Riding The Wave is an arts-environmental project aimed at changing the way people perceive both the power of waves and also the fragility of our ocean environments. Waves are rich in scientific interest and rich in artistic metaphor, communicating strongly to us all. The power and intricate motion of waves can be more potently appreciated when heard and felt.
This research explores the movements of rising, falling, changing speed, spreading out, joining together, and eddying realized in sound (using multiple audio speakers) in an immersive experience.
The first phase of Riding The Wave involved the ‘re-mapping’ of this data to the sonic parameters of pitch, volume, spatialisation and audio filtering. Data visualisation will also form part of the experience. My research as a composer has been increasingly seeking ways to bring together three imperative preoccupations, and in so doing reshape the role of the contemporary composer within both his/her professional community as well as in the global context. These are:
- music which is seen and felt as much as heard,
- music which directly engages with issues of the environment and the climate crisis, and
- the innovative synergy of text and music.
The work of Riding The Wave is based on, and utilises the data from, the interdisciplinary research conducted by Catching a Wave(CaW). Extensive 3D digital mapping of actual waves by CaW researchers has enabled the creation of glass wave sculpturesas a mechanism to demonstrate the synergies between art and science. Riding The Wave is, in part, a sonification of these data.
In addition, original poetry from CaW consortium member Lisa Beth Robinson and words generated from conference audiences and stakeholder engagement events will be used in on-going compositions and collaborations between these project teams.
CaW combines expertise in environmental and social sciences with a broad range of arts disciplines in order to engage multiple audiences in discourse around oceans and coasts. CaW aims to ensure that the visualisation and realisation of solutions and pathways to sustainability become more reachable for all, from local to global scales and is a partner in the United Nations Decade of Ocean Science for Sustainable Development.
CaW is striving to overcome existing disciplinary divisions across academia and society by forming an equitable and integrated challenge-led collaboration. The collective is a core partnership between scholars and artists based at East Carolina University, Coastal Studies Institute, University of Wisconsin-Stevens Point, University of Wisconsin-Madison, University College Cork, and Brunel University London. Brunel’s contact for CaW is Dr Shona Paterson.
Meet the Principal Investigator(s) for the project
Dr Colin Riley - Colin Riley's music draws on a range of elements including new technologies, improvisation, song-writing and large-scale classical form. His work is difficult to categorize embodying a genuine integration of stylistic approaches.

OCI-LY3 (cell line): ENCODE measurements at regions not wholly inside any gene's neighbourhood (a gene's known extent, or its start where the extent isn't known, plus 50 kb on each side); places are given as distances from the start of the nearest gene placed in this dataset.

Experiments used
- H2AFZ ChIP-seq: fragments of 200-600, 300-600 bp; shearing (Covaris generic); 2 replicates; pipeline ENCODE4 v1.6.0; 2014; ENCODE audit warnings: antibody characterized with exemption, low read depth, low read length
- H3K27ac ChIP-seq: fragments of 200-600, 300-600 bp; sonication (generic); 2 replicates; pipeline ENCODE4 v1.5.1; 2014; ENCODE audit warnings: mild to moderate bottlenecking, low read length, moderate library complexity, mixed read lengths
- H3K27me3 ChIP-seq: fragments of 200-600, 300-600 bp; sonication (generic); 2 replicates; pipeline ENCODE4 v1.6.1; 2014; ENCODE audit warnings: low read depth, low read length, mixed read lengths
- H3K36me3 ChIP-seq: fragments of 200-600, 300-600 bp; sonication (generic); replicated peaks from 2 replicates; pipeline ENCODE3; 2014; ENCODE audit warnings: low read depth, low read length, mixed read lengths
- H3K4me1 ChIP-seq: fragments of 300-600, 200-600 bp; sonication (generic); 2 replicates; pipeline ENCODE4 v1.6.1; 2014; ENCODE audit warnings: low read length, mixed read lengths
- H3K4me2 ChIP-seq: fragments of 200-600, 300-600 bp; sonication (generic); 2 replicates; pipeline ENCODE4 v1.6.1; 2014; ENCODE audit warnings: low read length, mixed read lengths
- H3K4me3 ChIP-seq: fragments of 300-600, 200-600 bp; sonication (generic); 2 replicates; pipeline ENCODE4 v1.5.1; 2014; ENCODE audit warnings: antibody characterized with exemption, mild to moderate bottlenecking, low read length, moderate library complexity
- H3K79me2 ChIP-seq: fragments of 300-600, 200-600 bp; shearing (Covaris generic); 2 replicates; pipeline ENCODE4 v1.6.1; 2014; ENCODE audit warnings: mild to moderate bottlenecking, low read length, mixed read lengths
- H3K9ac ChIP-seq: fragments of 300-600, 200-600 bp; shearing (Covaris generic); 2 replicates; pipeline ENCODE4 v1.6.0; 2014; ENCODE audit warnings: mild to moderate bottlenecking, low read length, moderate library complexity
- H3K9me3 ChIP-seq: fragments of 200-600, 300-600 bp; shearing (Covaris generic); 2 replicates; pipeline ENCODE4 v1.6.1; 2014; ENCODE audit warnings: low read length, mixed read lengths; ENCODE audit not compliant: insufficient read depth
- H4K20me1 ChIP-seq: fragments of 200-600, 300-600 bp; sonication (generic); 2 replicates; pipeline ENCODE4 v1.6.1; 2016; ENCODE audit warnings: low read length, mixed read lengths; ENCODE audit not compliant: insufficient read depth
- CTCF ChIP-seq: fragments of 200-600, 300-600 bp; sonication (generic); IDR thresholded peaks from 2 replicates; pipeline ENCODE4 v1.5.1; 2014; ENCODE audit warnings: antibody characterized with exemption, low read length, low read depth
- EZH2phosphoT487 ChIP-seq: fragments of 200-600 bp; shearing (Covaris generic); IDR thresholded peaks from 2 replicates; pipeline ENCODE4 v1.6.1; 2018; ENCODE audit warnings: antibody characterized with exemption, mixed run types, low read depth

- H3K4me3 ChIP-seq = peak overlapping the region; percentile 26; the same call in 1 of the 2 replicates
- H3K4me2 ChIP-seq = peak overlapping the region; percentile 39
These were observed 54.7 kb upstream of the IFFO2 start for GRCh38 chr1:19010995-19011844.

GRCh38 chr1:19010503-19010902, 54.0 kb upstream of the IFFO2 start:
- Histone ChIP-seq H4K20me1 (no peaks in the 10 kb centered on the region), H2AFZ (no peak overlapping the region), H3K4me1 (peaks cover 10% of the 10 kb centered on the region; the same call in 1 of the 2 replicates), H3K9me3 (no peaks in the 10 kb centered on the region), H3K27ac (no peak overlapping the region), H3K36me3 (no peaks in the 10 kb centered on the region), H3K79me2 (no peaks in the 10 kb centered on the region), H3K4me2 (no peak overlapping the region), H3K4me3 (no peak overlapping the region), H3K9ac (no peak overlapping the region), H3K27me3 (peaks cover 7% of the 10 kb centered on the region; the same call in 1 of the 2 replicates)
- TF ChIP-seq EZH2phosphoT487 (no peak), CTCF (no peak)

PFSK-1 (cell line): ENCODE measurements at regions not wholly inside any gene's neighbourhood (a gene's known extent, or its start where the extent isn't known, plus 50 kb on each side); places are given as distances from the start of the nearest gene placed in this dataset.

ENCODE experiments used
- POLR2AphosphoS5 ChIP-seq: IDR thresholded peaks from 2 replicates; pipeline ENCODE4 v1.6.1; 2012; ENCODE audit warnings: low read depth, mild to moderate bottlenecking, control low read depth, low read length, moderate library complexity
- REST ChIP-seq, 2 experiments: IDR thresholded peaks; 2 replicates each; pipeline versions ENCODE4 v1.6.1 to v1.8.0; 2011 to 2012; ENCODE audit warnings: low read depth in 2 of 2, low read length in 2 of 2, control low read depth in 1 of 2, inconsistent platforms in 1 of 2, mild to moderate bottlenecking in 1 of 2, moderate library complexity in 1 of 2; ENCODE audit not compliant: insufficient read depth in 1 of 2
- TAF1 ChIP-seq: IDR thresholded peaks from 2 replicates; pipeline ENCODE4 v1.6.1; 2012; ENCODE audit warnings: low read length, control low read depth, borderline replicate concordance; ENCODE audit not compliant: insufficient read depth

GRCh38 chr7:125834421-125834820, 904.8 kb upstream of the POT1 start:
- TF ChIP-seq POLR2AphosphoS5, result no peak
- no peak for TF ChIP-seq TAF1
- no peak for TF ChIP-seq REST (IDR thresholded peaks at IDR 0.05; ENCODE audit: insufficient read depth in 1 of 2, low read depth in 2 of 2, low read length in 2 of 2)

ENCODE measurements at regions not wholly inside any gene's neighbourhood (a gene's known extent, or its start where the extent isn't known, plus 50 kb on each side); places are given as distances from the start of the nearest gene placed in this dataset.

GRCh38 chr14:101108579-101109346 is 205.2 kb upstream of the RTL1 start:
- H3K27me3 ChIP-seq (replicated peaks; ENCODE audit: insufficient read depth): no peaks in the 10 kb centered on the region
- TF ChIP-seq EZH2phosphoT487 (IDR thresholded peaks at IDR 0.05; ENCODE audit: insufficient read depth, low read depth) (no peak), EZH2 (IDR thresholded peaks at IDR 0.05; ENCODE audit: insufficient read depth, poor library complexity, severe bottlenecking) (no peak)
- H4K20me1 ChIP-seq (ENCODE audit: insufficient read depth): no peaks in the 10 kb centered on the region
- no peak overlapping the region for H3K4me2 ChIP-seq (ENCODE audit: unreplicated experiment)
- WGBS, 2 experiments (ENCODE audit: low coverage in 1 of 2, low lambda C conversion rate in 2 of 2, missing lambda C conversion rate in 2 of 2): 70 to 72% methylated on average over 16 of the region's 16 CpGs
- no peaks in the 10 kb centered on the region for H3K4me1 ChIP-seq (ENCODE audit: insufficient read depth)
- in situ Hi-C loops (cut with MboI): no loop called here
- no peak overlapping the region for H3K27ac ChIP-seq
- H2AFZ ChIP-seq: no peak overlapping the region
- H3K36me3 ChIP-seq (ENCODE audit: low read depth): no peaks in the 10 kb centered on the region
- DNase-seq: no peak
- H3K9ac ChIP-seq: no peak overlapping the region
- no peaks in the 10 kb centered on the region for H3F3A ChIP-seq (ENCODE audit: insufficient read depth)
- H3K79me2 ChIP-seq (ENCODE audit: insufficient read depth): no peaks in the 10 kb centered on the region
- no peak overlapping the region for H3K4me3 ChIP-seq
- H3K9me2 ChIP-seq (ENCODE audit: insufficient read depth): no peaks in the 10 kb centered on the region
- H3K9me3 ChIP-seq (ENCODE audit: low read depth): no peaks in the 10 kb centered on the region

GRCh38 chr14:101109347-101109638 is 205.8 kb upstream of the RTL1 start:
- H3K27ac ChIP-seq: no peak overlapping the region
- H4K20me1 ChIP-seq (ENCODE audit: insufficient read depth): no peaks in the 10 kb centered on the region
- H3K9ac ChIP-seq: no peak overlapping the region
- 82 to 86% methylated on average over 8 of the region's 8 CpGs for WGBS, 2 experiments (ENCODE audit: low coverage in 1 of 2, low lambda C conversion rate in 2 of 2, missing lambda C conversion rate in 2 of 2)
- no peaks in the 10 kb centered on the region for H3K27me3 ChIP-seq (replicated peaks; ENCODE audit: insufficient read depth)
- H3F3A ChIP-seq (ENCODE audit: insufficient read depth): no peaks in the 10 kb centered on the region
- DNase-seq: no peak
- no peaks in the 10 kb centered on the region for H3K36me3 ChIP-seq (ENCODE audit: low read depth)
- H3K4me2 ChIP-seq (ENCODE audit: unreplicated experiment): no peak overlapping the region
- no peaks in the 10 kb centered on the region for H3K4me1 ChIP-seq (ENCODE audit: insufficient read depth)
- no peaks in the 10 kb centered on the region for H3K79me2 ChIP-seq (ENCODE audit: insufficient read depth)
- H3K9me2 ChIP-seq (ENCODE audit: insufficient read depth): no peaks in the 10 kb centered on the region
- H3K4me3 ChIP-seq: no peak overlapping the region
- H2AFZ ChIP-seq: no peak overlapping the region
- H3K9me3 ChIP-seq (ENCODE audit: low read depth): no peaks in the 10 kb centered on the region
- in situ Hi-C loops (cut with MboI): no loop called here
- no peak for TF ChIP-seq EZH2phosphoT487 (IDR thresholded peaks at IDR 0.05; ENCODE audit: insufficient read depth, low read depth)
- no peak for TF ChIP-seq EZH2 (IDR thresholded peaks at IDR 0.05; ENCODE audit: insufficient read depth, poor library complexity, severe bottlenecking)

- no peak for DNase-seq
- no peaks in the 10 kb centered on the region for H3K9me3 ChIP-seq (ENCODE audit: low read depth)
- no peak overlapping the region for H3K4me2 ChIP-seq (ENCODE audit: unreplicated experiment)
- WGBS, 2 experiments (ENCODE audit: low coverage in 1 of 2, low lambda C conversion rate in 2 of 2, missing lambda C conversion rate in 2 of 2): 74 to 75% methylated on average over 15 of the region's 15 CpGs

His recent compositions include ‘Warp and Weft’ a concerto for 2 cellos (for Gabriella Swallow and Guy Johnston), ‘In Place’ (collaborating with 7 contemporary writers and singer Melanie Pappenheim), ‘Made 2 Resonate’ (a set of multi-sensory pieces), and ‘Rock Paper Scissors’ for Ensemble Bash. He is currently writing a violin concerto for Phillippa Mo, an orchestral work for the Helsingborg Symphony Orchestra, Sweden as part of their ‘Sustainable Music’, and creating a sonic installation with the research group ‘Catching A Wave’.
As well as releases on labels such as NMC, Metier, and Naxos, Colin also runs his own label Squeaky Kate with regular new albums each year. His latest release was ‘In Place’, with a new album of choral music due out in 2020.
Colin also creates work for his own two groups, the Homemade Orchestra and MooV, where he is composer and performer/director. Moov’s latest album ‘Here’ was recently described as ‘utterly unclassifiable’ (London Jazz Blog), and ‘criminally underexposed’ (Jazz UK).
Colin’s work has been performed by many of the UK’s leading music performers and groups including the BBC Symphony Orchestra, London Sinfonietta, Manchester Camerata, Smith Quartet, Gareth Davies, and Piano Circus. He has collaborated with diverse artists in the last few years including an album with drummer Bill Bruford, ‘Skin and Wire’ and two theatre projects ‘Nonsense’ and ‘Centrally Heated Knickers’ with the poet Michael Rosen.
He is a Senior Lecturer at Brunel University London, and has been a mentor for the Making Music’s Adopt A Composer Scheme since 2001. He writes a regular blog about composing called Riley Notes and his music is published by Composers Edition.
Partnering with confidence
Organisations interested in our research can partner with us with confidence backed by an external and independent benchmark: The Knowledge Exchange Framework. Read more.
Project last modified 14/07/2021